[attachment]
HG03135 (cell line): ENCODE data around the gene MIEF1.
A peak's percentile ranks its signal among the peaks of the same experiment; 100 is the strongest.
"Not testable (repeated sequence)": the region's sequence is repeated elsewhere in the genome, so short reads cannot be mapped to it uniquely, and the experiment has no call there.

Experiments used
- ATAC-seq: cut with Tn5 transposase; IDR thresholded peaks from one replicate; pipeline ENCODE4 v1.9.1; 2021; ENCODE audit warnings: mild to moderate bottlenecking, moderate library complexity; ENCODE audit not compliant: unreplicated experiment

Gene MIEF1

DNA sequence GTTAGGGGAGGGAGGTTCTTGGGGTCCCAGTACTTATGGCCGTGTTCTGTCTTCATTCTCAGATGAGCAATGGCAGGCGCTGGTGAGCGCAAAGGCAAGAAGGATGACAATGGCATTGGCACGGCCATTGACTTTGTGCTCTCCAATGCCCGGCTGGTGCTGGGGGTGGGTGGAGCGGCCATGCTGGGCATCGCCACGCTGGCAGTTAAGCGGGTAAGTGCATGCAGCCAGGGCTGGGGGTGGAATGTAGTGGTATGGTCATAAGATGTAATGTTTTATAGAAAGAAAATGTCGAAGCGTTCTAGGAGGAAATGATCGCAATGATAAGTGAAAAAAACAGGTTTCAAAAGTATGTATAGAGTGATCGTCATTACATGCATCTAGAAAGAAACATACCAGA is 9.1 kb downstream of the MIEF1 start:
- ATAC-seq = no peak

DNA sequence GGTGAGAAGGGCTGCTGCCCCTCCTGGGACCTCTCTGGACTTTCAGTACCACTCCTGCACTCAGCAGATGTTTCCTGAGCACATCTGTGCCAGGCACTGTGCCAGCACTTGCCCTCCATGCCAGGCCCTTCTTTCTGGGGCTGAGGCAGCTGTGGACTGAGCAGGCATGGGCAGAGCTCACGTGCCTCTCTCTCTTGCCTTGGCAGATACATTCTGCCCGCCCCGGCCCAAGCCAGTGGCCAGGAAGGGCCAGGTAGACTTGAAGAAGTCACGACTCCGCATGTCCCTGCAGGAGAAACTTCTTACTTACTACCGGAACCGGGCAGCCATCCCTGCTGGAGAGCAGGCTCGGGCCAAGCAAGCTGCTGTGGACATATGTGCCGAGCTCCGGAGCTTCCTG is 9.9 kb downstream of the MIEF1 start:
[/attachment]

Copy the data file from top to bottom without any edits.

HG03135 (cell line): ENCODE data around the gene MIEF1.
A peak's percentile ranks its signal among the peaks of the same experiment; 100 is the strongest.
"Not testable (repeated sequence)": the region's sequence is repeated elsewhere in the genome, so short reads cannot be mapped to it uniquely, and the experiment has no call there.

Experiments used
- ATAC-seq: cut with Tn5 transposase; IDR thresholded peaks from one replicate; pipeline ENCODE4 v1.9.1; 2021; ENCODE audit warnings: mild to moderate bottlenecking, moderate library complexity; ENCODE audit not compliant: unreplicated experiment

Gene MIEF1

DNA sequence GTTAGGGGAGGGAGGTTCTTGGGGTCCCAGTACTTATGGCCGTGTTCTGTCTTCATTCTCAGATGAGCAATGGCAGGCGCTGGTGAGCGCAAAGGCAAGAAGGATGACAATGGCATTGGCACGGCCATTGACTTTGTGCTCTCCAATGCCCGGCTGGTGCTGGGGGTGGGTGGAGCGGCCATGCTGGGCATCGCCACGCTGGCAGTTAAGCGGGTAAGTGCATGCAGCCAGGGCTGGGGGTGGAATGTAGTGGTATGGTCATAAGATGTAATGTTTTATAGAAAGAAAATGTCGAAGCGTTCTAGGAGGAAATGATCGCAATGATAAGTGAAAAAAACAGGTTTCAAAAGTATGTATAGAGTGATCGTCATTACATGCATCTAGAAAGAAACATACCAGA is 9.1 kb downstream of the MIEF1 start:
- ATAC-seq = no peak

DNA sequence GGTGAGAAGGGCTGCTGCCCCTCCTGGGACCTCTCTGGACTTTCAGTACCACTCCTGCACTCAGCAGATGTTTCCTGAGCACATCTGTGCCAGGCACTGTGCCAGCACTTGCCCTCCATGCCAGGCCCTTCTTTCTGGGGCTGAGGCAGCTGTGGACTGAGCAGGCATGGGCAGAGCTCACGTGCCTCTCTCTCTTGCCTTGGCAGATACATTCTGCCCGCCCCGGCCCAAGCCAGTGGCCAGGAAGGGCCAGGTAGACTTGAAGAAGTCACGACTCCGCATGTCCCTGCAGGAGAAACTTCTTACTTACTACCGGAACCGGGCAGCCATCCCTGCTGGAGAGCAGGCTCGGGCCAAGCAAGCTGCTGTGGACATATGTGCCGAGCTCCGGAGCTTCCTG is 9.9 kb downstream of the MIEF1 start: